Distinct microbiotas of anatomical gut regions display idiosyncratic seasonal variation in an avian folivore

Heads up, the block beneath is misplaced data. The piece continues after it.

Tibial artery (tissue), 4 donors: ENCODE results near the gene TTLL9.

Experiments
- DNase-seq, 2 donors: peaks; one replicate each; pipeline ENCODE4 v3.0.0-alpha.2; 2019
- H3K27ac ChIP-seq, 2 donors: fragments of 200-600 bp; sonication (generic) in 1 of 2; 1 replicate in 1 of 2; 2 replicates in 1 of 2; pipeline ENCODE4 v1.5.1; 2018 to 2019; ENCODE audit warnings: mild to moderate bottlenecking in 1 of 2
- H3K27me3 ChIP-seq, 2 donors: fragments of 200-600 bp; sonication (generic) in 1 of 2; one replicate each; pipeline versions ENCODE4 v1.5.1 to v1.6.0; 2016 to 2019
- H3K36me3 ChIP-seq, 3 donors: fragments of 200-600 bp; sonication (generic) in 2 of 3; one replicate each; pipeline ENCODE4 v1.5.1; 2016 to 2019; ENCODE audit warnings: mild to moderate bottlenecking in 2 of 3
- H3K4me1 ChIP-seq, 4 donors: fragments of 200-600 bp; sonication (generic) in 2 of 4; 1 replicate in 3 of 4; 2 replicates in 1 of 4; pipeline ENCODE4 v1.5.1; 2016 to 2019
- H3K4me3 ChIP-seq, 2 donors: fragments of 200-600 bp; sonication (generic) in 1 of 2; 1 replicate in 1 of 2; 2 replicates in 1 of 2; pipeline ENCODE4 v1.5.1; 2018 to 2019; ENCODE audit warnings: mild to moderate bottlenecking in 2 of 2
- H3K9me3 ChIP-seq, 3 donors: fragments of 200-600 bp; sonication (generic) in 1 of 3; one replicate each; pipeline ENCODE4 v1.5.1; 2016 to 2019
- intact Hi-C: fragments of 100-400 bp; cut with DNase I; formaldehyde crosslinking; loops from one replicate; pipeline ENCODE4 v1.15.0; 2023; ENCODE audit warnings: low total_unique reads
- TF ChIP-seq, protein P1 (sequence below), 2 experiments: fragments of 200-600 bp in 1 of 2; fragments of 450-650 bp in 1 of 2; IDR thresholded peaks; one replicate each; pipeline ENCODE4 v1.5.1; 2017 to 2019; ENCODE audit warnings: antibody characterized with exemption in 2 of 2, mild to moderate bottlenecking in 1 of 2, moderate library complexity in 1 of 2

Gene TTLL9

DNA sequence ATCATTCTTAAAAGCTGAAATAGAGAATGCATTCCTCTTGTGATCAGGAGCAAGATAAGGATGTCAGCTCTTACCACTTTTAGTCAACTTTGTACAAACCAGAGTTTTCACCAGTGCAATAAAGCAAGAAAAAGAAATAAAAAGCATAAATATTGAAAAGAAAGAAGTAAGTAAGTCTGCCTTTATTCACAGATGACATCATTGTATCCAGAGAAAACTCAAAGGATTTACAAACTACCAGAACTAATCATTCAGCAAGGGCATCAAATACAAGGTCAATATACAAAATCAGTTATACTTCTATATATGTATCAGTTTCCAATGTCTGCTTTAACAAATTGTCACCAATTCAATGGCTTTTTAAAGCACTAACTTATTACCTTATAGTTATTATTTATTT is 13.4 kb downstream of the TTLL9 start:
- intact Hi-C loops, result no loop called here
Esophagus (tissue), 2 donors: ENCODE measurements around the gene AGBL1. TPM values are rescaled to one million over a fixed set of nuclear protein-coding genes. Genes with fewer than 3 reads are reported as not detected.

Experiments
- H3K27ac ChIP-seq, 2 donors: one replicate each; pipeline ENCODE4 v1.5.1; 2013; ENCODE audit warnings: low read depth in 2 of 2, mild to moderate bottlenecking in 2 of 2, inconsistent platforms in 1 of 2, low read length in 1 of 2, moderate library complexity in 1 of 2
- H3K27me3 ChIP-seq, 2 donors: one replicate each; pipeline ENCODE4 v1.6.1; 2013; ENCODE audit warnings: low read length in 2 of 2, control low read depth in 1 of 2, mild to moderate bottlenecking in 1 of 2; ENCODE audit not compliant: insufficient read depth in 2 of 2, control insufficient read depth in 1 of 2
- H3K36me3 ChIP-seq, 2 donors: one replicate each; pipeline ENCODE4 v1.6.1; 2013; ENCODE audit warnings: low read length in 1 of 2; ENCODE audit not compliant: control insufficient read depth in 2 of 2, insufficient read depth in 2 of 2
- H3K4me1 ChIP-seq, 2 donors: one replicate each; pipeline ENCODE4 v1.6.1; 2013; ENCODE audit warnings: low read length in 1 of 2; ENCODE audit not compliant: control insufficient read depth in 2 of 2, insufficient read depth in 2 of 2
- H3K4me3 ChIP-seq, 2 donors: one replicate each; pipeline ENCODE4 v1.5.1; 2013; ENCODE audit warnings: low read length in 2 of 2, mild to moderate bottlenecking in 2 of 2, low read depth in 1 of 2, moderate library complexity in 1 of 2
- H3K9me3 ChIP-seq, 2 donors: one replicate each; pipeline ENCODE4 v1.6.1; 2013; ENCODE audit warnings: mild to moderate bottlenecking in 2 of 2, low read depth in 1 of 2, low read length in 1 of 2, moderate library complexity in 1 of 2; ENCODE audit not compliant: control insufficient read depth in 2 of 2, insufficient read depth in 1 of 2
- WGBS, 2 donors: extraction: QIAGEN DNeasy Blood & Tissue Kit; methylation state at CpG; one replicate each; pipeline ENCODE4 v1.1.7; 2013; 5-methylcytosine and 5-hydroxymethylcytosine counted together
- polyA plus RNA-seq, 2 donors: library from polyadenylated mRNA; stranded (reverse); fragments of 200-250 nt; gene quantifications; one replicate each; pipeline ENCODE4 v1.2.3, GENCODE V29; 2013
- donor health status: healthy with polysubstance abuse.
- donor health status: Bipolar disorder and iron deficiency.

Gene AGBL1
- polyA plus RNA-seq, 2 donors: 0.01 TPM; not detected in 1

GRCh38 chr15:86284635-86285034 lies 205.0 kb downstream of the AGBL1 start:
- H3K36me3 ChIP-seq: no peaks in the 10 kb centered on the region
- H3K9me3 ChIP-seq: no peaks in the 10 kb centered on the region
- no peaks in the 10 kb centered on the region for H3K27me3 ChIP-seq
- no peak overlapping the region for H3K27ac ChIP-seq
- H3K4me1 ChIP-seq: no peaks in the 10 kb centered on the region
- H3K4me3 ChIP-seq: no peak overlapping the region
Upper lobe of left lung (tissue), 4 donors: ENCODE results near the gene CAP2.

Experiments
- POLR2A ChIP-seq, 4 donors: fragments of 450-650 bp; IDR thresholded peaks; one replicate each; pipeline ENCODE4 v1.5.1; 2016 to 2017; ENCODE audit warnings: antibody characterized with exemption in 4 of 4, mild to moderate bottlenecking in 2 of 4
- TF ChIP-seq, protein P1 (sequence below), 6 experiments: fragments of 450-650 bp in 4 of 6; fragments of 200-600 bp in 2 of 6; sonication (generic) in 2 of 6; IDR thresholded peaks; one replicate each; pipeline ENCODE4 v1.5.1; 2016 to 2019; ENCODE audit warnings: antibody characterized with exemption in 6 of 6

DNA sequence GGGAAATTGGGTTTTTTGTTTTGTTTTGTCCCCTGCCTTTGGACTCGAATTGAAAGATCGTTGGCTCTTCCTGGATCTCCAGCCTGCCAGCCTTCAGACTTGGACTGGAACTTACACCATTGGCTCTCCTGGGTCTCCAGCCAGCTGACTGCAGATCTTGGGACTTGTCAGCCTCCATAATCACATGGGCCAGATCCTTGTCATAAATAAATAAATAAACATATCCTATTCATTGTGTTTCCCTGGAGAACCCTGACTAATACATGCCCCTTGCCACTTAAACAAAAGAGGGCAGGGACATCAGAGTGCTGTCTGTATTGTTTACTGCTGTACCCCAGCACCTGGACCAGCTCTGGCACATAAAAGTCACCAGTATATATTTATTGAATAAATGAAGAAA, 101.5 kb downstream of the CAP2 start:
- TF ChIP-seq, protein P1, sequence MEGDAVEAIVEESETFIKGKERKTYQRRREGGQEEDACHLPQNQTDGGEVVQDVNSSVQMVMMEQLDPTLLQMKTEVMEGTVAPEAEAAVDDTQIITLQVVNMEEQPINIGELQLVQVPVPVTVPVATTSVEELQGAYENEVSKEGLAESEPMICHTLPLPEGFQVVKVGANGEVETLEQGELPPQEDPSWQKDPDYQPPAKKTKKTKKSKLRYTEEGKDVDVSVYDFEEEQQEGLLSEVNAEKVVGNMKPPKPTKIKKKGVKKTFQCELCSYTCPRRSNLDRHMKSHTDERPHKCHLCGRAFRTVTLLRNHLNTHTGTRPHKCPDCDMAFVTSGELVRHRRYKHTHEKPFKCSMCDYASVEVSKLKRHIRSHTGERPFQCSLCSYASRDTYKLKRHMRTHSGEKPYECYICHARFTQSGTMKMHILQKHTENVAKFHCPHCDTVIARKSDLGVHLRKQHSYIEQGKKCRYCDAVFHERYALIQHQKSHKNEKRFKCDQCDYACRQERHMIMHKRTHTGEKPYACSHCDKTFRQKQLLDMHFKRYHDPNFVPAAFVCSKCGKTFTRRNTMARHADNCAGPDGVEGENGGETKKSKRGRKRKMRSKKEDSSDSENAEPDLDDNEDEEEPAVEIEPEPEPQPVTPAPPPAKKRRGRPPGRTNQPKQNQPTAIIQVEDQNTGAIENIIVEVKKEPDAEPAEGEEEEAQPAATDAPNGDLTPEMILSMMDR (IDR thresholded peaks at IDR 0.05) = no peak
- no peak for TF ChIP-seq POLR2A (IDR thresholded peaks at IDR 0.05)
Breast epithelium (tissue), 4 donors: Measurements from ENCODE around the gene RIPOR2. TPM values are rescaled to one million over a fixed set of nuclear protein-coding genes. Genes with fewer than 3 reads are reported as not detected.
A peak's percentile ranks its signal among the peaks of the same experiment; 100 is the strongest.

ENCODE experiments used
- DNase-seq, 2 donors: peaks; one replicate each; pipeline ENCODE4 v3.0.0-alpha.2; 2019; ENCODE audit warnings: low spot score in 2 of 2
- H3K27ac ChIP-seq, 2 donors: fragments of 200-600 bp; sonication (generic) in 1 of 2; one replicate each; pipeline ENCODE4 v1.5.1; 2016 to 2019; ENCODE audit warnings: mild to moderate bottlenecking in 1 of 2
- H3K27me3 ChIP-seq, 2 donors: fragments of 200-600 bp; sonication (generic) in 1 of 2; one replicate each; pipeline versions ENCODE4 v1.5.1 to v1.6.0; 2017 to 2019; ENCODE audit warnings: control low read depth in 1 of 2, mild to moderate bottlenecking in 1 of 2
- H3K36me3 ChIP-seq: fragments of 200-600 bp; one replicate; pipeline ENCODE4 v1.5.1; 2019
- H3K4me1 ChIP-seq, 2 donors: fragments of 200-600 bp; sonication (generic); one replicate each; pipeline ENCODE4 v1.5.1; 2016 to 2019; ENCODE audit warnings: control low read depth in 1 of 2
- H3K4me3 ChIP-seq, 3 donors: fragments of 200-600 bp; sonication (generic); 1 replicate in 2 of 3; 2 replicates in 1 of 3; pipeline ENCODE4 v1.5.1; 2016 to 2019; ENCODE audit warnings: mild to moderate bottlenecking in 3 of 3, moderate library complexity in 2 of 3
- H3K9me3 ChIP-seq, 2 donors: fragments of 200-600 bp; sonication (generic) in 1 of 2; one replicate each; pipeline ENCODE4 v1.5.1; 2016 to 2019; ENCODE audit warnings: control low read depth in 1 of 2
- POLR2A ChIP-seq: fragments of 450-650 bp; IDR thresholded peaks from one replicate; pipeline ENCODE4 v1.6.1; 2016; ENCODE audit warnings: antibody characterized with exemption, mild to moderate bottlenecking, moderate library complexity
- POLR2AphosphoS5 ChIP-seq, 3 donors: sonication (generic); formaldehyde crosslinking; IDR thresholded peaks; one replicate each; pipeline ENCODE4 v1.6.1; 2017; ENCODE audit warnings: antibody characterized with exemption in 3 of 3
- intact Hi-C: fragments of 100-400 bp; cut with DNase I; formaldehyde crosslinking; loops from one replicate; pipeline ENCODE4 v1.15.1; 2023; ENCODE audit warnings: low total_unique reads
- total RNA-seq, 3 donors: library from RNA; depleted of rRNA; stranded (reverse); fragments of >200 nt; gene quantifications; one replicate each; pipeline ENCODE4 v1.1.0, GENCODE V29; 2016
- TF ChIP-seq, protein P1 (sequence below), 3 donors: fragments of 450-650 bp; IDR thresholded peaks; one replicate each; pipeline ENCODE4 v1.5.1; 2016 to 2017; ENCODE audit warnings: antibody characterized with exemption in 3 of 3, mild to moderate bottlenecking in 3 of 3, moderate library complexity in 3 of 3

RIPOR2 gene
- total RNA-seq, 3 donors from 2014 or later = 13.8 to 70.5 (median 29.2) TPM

Background: Current knowledge about seasonal variation in the gut microbiota of vertebrates is limited to a few studies based on mammalian fecal samples. Seasonal changes in the microbiotas of functionally distinct gut regions remain unexplored. We investigated seasonal variation (summer versus winter) and regionalization of the microbiotas of the crop, ventriculus, duodenum, cecum, and colon of the greater sage-grouse (Centrocercus urophasianus), an avian folivore specialized on the toxic foliage of sagebrush (Artemesia spp.) in western North America. Results: We sequenced the V4 region of the 16S rRNA gene on an Illumina MiSeq and obtained 6,639,051 sequences with a median of 50,232 per sample. These sequences were assigned to 457 bacterial and 4 archaeal OTUs. Firmicutes (53.0%), Bacteroidetes (15.2%), Actinobacteria (10.7%), and Proteobacteria (10.1%)were the most abundant and diverse phyla. Microbial composition and richness showed significant differences among gut regions and between summer and winter. Gut region explained almost an order of magnitude more variance in our dataset than did season or the gut region x season interaction. The effect of season was uneven among gut regions. Microbiotas of the crop and cecum showed the greatest seasonal differences. Conclusions: Our data suggest that seasonal differences in gut microbiota reflect seasonal variation in the microbial communities associated with food and water. Strong differentiation and uneven seasonal changes in the composition and richness of the microbiota among functionally distinct gut regions demonstrate the necessity of wider anatomical sampling for studies of composition and dynamics of the gut microbiota.